2016 Phillies Report Card: Aaron Nola
When a cornerstone of the future of an organization struggles, for what seems like no good reason, it can be a hard on the fans, but it has to be brutal on the player. And so it was with Aaron Nola in the summer of 2016. It got so bad that Nola was shelved for a short period to “clear his head” and allow a bit of arm fatigue to pass.
Upon his return from this break, things went really well for one start – a six inning, two-hit shutout performance against Miami. Then the wheels came off again in Pittsburgh, and again in Atlanta, where he felt pain in his throwing elbow, and his season was over. And through all of this, all of us, rightly or not, freaked the heck out.
Aaron Nola started his first full season as a Phillie with a couple very solid months. In 11 starts in April and May, Nola was 4-4 with a 2.88 ERA that basically matched his FIP and xFIP, and opponents hit about .250 on balls in play against him. From there and through his shut down in early July, he continued to strike batters out, and had a bit of trouble controlling his walks, but maintained a decent rate. And batters hit over .500 against him on balls in play. (Yes, that’s right, over .500). That’s astoundingly bad, especially given that he maintained a high ground ball rate of 56.1% over that six-game stretch. Add to that his three game stint after his break and before he broke, and his traditional stats for the year, a 6-9 record and a 4.78 ERA, are not terribly nice. He did strike out 121 and walked just 29 in 111 IP, for a sterling K-BB% of 19.0%. For reference, that’s the same Roy Halladay put up in his dominant 2010 season with the Phils.
Now that doesn’t mean Nola was as good as Doc, but it does mean he was doing a good job of missing bats without giving up the control and command needed to limit free passes. Additionally, his ground ball rate was over 55%, up almost 8% from 2015, and he limited hard contact and line drives to near identical levels as the prior year. His home run rate and home run/FB rates were also down.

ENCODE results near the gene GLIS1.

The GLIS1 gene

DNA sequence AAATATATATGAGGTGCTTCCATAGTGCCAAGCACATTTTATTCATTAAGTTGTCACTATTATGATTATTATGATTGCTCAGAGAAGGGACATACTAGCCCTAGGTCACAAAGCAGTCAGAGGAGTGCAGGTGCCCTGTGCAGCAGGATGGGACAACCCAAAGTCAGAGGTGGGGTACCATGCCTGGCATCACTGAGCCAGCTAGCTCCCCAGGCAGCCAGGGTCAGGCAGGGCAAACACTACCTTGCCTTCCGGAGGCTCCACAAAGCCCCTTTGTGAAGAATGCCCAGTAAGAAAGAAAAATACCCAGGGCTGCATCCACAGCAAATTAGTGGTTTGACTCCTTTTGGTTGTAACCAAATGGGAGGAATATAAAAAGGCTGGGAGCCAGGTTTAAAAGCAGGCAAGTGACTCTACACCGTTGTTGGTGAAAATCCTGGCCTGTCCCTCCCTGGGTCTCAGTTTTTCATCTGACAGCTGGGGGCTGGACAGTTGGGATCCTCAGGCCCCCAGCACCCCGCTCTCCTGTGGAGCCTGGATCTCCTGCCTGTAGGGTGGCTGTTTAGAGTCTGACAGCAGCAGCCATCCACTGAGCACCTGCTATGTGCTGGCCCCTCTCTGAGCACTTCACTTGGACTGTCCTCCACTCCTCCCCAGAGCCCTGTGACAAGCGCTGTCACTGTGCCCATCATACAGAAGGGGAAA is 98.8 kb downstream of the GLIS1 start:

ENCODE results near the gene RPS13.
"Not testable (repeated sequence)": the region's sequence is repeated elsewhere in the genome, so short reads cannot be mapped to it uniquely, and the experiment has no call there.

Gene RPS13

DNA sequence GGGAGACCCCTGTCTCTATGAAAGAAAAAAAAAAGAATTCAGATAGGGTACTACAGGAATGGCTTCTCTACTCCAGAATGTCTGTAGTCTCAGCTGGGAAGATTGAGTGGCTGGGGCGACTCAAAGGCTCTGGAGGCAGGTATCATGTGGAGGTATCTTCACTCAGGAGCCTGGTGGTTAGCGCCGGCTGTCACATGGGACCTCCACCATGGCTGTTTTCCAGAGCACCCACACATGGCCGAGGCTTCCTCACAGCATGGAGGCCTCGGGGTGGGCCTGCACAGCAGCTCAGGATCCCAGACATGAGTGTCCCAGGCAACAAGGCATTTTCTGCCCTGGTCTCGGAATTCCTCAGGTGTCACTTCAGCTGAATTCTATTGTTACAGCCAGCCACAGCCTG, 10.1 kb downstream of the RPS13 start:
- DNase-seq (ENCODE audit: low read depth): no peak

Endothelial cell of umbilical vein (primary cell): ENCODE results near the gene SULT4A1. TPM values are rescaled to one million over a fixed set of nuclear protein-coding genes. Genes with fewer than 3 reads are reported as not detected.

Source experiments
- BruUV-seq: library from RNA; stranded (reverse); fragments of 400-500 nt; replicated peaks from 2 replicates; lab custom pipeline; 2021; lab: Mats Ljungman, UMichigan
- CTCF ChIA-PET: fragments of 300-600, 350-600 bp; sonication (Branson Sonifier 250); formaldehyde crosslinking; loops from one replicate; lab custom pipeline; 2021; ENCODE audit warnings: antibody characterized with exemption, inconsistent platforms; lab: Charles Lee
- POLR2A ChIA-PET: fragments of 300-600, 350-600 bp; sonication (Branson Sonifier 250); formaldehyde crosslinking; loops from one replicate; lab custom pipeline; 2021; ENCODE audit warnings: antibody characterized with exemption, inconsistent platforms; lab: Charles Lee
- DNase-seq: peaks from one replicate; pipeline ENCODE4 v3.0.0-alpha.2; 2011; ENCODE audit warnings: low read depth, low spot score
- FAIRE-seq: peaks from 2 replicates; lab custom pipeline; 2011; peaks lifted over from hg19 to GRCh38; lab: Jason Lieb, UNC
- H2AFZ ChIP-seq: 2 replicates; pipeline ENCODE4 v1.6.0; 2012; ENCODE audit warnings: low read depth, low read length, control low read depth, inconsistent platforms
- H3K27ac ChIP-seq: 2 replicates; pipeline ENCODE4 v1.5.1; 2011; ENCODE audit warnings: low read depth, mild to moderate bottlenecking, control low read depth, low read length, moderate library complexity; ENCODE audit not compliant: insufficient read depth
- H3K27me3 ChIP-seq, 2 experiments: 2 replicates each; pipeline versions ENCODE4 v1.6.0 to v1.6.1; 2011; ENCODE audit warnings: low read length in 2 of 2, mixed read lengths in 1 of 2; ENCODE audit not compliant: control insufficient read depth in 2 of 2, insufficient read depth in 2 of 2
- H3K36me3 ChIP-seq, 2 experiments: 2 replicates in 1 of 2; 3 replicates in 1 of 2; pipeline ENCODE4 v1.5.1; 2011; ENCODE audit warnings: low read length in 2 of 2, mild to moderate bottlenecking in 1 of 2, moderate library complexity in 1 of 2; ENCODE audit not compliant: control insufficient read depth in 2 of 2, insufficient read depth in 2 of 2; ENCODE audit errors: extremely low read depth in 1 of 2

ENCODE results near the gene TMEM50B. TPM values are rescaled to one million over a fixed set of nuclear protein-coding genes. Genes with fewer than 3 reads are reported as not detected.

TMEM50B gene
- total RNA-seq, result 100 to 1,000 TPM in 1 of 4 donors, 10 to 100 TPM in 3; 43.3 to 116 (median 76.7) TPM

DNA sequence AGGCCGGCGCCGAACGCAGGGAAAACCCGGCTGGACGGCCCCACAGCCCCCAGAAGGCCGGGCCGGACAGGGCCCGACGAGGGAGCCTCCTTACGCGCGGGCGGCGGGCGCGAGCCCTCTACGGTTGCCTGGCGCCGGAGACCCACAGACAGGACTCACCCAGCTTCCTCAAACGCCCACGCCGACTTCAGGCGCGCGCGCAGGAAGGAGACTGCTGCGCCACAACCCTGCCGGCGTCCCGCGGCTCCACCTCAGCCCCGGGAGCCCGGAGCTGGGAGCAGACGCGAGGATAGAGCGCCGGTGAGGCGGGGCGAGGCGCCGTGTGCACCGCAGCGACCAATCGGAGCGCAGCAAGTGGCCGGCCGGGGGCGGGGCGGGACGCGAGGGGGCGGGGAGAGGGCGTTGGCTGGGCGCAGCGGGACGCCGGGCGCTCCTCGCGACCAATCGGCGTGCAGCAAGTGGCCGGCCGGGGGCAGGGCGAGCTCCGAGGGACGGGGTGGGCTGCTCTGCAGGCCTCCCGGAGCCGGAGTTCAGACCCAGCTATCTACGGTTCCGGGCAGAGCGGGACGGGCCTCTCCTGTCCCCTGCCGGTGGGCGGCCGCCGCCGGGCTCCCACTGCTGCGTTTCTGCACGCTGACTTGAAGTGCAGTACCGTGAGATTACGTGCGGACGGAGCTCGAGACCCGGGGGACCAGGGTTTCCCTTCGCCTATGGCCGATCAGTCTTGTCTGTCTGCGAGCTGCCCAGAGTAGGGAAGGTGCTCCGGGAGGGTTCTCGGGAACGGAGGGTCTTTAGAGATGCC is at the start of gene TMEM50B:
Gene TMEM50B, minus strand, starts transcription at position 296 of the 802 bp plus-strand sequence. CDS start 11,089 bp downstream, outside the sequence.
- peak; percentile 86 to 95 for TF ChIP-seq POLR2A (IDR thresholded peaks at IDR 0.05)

Simply put, he was as good or better than he was in 2015, even though he was at times getting himself into more trouble than a teenager with a temper. So why did his ERA balloon?
Dude got BABIPed. Sure, there’s all kinds of ways to slice it, and you could spend a half a day on Brooks looking for signs of tipping his pitches, lowering arm angles, but a .334 BABIP for a 20-start year, after it was ~.250 in the first two months? That’s just the world giving you the bird. It’s a shit sandwich. It’s “Otherwise Mrs. Lincoln, how was the play?” I may be over-dramatizing a bit. Perhaps.
However you choose to describe it, there’s little explanation for such high rates of success by batters when a pitcher does such a good job of keeping the ball on the ground. And if that run of bad luck weren’t enough, Nola wound up with an injured throwing elbow to end his season before the calendar turned to August. Rest was prescribed, and the knife avoided. His outlooks for 2017 appears good, as all involved are optimistic he can return to pick up where he left off.
Let’s just hope the new clubhouse chef knows a sandwich recipe Nola likes better than what he was served in 2016.
Grade: C, but with the BABIP curve, it’s really more like a B+.